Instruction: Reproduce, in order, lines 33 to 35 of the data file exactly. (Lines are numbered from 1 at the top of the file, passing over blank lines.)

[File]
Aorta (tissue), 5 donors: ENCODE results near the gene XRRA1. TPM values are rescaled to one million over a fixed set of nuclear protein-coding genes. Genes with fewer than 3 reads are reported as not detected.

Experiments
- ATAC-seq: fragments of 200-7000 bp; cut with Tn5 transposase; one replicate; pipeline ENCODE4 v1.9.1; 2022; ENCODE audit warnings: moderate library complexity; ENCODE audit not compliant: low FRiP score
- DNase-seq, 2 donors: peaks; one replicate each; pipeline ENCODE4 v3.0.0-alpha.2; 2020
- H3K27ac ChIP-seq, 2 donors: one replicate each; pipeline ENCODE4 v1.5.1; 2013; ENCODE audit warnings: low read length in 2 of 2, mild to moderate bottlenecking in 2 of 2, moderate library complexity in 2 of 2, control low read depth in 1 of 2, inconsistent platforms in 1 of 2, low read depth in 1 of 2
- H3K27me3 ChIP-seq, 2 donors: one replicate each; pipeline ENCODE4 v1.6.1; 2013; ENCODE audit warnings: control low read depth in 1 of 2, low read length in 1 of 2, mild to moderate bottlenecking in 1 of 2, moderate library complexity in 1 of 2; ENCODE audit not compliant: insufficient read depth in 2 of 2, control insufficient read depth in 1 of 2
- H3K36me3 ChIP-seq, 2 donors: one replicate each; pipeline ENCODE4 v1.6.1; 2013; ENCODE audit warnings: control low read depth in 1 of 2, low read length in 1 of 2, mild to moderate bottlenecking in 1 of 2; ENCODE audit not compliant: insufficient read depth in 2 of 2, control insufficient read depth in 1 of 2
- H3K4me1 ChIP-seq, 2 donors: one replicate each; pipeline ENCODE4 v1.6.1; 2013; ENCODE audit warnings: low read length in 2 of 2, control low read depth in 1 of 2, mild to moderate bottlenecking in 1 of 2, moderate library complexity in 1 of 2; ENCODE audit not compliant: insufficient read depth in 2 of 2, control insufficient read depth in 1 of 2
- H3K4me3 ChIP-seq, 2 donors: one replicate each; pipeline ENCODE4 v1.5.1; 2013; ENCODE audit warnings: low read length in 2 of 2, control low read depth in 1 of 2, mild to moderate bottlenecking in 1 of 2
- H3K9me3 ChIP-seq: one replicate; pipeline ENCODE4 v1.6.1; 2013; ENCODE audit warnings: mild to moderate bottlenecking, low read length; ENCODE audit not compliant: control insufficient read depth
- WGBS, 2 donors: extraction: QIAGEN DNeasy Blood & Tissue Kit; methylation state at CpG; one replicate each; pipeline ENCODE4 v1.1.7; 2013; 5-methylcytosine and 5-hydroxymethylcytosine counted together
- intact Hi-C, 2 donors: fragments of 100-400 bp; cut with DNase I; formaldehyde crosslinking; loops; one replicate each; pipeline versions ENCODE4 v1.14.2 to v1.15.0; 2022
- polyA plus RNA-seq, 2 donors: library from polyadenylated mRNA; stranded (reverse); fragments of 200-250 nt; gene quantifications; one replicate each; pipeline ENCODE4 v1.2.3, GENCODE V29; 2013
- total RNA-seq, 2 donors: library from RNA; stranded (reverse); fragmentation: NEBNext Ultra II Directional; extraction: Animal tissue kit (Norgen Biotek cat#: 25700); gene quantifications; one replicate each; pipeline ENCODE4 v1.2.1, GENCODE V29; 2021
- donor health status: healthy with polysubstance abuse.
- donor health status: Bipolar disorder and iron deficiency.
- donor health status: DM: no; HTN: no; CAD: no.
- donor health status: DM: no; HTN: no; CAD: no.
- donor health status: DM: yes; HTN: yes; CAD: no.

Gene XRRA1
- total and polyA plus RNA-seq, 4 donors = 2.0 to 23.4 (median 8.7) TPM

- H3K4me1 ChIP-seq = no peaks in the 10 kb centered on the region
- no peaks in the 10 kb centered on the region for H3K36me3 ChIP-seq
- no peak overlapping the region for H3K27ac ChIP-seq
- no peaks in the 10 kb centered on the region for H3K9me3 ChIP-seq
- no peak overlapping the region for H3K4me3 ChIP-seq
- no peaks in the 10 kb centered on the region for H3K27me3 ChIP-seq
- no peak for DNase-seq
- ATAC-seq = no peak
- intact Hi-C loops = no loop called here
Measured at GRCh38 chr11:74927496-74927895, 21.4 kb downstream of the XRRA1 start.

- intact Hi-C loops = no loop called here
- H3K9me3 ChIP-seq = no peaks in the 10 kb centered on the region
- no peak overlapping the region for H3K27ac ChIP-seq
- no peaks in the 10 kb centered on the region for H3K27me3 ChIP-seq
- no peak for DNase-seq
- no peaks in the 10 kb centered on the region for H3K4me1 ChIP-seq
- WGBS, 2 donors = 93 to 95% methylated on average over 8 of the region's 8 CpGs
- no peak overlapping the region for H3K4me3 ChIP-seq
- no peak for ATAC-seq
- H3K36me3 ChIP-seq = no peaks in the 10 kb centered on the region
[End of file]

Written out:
- H3K9me3 ChIP-seq = no peaks in the 10 kb centered on the region
- no peak overlapping the region for H3K27ac ChIP-seq
- no peaks in the 10 kb centered on the region for H3K27me3 ChIP-seq